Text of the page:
A Long Shadow: Jefferson Davis and the Final Days of the Confederacy

By Michael B. Ballard | Go to book overview

THREE

We'll Fight It Out to the Mississippi River

IN THE PRESIDENTIAL CAR "silence reigned over the fugitives" as the train carrying the Confederate government crawled slowly toward Danville. Stephen Mallory described his colleagues. John Reagan was "silent and somber, his eyes as bright and glistening as beads, but evidently seeing nothing around them." He "sat chewing and ruminating in evident perplexity" as he whittled on a stick. George Trenholm, suffering from neuralgia, worried over the Treasury, "a very troublesome elephant," while his wife tried to comfort him. The irrepressible Judah Benjamin interrupted the quiet with hopeful talk of "other great national causes which had been redeemed from far gloomier circumstances." President Davis's staff members John Taylor Wood and William Preston Johnston sat silent, but Francis Lubbock recounted an endless supply of Texas stories in "a style earnest and demonstrative." Mallory himself reflected on his naval vessels, already in flames on the James River. 1

Jefferson Davis displayed a mixture of emotions. Crowds waited at all the stops, and everyone wanted to see, speak to, and shake hands with the president. He maintained a "bold front" and spoke encouragingly to seas of anxious faces. At one stop during the morning hours of 3 April a waiting crowd

-52-

Notes for this page

Add a new note
If you are trying to select text to create highlights or citations, remember that you must now click or tap on the first word, and then click or tap on the last word.
One moment ...
Default project is now your active project.
Project items
Notes
Cite this page

Cited page

Style
Citations are available only to our active members.
Buy instant access to cite pages or passages in MLA 8, MLA 7, APA and Chicago citation styles.

(Einhorn, 1992, p. 25)

(Einhorn 25)

(Einhorn 25)

1. Lois J. Einhorn, Abraham Lincoln, the Orator: Penetrating the Lincoln Legend (Westport, CT: Greenwood Press, 1992), 25, http://www.questia.com/read/27419298.

Note: primary sources have slightly different requirements for citation. Please see these guidelines for more information.

Cited page

Bookmark this page
A Long Shadow: Jefferson Davis and the Final Days of the Confederacy
Table of contents

Table of contents

  • Title Page iii
  • Contents vii
  • Preface ix
  • One - The Old Story of the Sick Lion 3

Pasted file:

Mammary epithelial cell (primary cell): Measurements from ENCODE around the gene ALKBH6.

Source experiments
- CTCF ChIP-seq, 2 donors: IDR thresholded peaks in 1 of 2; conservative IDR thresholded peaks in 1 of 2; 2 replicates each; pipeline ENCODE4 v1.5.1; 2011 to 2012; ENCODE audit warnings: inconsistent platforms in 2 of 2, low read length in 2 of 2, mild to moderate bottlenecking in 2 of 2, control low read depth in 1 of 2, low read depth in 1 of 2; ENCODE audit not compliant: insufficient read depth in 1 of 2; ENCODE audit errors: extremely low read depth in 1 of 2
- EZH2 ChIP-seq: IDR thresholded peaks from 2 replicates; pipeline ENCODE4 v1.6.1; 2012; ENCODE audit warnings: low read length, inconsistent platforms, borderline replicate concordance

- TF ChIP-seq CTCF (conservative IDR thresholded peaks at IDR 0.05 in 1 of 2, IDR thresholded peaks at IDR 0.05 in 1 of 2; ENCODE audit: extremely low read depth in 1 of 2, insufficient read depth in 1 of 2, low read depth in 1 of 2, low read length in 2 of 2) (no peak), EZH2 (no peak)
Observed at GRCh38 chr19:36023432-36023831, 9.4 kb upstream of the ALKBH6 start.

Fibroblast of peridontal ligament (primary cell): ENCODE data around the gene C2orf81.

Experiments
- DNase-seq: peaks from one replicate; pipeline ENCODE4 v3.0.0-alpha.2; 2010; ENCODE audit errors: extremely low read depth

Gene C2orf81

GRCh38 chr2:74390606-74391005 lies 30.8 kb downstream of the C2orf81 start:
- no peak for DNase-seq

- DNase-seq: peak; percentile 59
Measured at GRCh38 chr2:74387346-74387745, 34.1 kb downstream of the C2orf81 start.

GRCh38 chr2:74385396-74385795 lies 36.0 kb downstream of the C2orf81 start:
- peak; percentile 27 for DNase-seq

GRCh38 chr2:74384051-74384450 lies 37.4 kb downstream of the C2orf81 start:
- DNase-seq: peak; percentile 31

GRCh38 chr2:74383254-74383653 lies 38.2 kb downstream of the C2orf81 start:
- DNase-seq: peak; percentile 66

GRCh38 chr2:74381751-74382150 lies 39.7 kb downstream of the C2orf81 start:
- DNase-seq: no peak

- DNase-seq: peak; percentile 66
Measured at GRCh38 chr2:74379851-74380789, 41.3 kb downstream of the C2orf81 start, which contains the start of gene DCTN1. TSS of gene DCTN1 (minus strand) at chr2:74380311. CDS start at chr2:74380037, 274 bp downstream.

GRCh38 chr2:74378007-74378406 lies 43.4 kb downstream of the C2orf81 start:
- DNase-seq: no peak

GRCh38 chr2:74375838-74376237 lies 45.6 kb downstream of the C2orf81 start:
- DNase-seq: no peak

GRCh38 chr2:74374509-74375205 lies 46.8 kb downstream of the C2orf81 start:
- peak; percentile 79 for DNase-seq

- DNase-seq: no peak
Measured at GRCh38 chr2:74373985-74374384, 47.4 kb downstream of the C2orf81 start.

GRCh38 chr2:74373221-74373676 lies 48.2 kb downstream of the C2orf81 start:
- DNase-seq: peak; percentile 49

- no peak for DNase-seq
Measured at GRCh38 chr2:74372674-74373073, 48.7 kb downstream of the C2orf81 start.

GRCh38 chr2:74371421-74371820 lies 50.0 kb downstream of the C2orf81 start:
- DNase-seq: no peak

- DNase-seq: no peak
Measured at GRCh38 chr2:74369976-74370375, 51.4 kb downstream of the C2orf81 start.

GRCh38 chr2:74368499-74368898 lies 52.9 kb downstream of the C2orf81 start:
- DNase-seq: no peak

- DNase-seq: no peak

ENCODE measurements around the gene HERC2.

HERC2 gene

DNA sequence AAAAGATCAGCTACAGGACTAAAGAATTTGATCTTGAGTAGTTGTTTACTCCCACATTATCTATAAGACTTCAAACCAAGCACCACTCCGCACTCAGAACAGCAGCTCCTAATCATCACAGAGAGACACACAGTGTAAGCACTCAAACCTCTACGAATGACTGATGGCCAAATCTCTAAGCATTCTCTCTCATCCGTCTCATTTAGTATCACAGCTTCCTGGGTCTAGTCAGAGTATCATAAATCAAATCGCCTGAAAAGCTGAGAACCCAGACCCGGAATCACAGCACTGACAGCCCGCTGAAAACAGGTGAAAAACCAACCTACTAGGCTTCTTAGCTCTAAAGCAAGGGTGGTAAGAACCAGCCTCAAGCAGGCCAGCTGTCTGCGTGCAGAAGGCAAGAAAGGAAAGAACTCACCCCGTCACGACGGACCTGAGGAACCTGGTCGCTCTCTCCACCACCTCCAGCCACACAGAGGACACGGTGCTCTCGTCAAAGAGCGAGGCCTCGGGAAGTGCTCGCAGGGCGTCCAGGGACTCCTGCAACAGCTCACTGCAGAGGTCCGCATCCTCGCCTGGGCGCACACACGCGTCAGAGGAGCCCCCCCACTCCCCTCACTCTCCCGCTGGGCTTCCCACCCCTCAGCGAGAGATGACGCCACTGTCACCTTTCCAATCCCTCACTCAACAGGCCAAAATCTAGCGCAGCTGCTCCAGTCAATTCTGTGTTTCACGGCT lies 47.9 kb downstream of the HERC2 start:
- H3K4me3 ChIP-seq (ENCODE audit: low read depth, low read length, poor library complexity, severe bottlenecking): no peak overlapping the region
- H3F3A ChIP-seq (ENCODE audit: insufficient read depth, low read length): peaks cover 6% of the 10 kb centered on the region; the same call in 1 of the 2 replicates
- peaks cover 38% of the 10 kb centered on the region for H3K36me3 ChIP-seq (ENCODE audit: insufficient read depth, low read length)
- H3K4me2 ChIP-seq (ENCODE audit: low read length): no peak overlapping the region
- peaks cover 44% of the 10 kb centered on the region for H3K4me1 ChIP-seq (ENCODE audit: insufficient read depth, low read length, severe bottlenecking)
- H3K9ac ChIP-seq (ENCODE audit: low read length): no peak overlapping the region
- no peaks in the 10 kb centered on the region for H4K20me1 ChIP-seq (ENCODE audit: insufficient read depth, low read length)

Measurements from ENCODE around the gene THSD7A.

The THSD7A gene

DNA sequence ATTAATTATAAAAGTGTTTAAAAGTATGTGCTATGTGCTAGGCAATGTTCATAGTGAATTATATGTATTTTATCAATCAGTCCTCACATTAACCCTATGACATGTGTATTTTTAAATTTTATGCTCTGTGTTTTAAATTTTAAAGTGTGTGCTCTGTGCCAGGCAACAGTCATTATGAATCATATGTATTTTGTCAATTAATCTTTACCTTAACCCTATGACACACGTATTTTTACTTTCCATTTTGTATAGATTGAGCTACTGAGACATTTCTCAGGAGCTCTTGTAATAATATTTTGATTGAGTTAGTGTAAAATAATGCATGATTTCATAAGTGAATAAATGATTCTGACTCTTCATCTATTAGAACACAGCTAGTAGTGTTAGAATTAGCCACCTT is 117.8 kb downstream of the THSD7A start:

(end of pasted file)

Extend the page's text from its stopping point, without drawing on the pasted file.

• Two - The Scream and Rumble of the Cars 34
  • Three - We'll Fight It Out to the Mississippi River 52
  • Four - Much Depended on These Generals 74
  • Five - Unseated but not Unthroned 93
  • Six - Walking in a Dream 117
  • Seven - Old Enmities Were Forgotten 149
  • Bibliography 178
  • Index 195
Settings

Settings

Typeface
Text size Smaller Larger Reset View mode
Search within

Search within this book

Look up

Look up a word

  • Dictionary
  • Thesaurus
Please submit a word or phrase above.
Print this page

Print this page

Why can't I print more than one page at a time?

Help
Full screen
Items saved from this book
  • Bookmarks
  • Highlights & Notes
  • Citations
/ 200

matching results for page

    Questia reader help

    How to highlight and cite specific passages

    1. Click or tap the first word you want to select.
    2. Click or tap the last word you want to select, and you’ll see everything in between get selected.
    3. You’ll then get a menu of options like creating a highlight or a citation from that passage of text.

    OK, got it!

    Cited passage

    Style
    Citations are available only to our active members.
    Buy instant access to cite pages or passages in MLA 8, MLA 7, APA and Chicago citation styles.

    "Portraying himself as an honest, ordinary person helped Lincoln identify with his audiences." (Einhorn, 1992, p. 25).

    "Portraying himself as an honest, ordinary person helped Lincoln identify with his audiences." (Einhorn 25)

    "Portraying himself as an honest, ordinary person helped Lincoln identify with his audiences." (Einhorn 25)

    "Portraying himself as an honest, ordinary person helped Lincoln identify with his audiences."1

    1. Lois J. Einhorn, Abraham Lincoln, the Orator: Penetrating the Lincoln Legend (Westport, CT: Greenwood Press, 1992), 25, http://www.questia.com/read/27419298.

    Cited passage

    Thanks for trying Questia!

    Please continue trying out our research tools, but please note, full functionality is available only to our active members.

    Your work will be lost once you leave this Web page.

    Buy instant access to save your work.

    Already a member? Log in now.

    Search by... Author
    Show... All Results Primary Sources Peer-reviewed

    Oops!

    An unknown error has occurred. Please click the button below to reload the page. If the problem persists, please try again in a little while.